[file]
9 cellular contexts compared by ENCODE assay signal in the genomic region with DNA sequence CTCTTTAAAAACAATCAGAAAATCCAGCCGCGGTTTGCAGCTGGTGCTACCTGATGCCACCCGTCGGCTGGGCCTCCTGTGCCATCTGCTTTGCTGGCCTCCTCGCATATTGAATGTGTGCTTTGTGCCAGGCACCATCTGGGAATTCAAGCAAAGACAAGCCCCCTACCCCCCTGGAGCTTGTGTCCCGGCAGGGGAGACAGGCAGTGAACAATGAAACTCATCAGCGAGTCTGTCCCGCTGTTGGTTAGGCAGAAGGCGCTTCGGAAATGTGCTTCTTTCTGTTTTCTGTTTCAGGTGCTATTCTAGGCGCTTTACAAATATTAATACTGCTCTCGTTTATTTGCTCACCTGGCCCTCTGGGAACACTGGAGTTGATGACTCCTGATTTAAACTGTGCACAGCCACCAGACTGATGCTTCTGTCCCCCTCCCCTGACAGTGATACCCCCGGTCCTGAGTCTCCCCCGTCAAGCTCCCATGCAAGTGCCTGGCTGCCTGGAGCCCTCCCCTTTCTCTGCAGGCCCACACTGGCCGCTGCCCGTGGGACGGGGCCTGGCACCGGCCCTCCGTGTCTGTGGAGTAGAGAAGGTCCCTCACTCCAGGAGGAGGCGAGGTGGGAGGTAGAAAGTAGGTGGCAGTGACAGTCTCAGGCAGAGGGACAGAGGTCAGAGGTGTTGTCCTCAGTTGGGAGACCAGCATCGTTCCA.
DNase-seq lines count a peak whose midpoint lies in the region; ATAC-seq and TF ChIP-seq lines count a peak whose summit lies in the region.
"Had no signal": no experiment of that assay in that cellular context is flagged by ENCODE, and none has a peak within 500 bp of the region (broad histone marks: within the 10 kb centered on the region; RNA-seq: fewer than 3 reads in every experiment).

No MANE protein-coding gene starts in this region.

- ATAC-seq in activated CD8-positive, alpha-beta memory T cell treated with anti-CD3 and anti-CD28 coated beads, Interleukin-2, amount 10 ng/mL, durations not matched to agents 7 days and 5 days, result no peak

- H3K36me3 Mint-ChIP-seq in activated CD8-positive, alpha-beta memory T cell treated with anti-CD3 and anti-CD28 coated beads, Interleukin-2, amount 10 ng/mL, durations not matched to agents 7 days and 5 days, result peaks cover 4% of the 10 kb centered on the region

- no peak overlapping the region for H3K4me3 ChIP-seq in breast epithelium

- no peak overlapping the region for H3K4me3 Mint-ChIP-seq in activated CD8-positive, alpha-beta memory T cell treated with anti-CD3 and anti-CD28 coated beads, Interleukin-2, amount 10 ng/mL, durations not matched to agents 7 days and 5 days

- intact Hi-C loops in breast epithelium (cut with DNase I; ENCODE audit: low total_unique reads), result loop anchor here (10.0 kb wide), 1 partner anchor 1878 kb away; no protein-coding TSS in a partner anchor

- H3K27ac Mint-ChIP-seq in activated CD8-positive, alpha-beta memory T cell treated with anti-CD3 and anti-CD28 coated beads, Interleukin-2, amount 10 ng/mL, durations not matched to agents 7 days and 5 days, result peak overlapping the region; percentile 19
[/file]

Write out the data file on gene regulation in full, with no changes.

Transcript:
9 cellular contexts compared by ENCODE assay signal in the genomic region with DNA sequence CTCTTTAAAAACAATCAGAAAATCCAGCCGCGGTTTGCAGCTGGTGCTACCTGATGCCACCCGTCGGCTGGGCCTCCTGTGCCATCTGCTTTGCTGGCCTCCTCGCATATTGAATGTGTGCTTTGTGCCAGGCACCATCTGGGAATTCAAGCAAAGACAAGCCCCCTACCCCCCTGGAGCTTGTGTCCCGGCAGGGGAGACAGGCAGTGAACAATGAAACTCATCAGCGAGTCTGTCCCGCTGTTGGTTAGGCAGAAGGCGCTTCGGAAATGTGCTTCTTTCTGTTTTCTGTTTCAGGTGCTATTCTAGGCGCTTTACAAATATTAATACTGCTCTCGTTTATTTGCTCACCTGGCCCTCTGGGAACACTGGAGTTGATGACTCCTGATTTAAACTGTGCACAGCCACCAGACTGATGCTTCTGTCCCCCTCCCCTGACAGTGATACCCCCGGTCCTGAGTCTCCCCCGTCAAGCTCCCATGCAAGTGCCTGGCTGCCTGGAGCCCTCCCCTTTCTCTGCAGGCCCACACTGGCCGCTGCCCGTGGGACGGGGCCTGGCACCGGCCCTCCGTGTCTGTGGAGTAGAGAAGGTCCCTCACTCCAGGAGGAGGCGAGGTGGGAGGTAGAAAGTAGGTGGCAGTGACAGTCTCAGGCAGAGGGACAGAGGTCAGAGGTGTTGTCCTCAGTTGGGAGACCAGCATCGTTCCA.
DNase-seq lines count a peak whose midpoint lies in the region; ATAC-seq and TF ChIP-seq lines count a peak whose summit lies in the region.
"Had no signal": no experiment of that assay in that cellular context is flagged by ENCODE, and none has a peak within 500 bp of the region (broad histone marks: within the 10 kb centered on the region; RNA-seq: fewer than 3 reads in every experiment).

No MANE protein-coding gene starts in this region.

- ATAC-seq in activated CD8-positive, alpha-beta memory T cell treated with anti-CD3 and anti-CD28 coated beads, Interleukin-2, amount 10 ng/mL, durations not matched to agents 7 days and 5 days, result no peak

- H3K36me3 Mint-ChIP-seq in activated CD8-positive, alpha-beta memory T cell treated with anti-CD3 and anti-CD28 coated beads, Interleukin-2, amount 10 ng/mL, durations not matched to agents 7 days and 5 days, result peaks cover 4% of the 10 kb centered on the region

- no peak overlapping the region for H3K4me3 ChIP-seq in breast epithelium

- no peak overlapping the region for H3K4me3 Mint-ChIP-seq in activated CD8-positive, alpha-beta memory T cell treated with anti-CD3 and anti-CD28 coated beads, Interleukin-2, amount 10 ng/mL, durations not matched to agents 7 days and 5 days

- intact Hi-C loops in breast epithelium (cut with DNase I; ENCODE audit: low total_unique reads), result loop anchor here (10.0 kb wide), 1 partner anchor 1878 kb away; no protein-coding TSS in a partner anchor

- H3K27ac Mint-ChIP-seq in activated CD8-positive, alpha-beta memory T cell treated with anti-CD3 and anti-CD28 coated beads, Interleukin-2, amount 10 ng/mL, durations not matched to agents 7 days and 5 days, result peak overlapping the region; percentile 19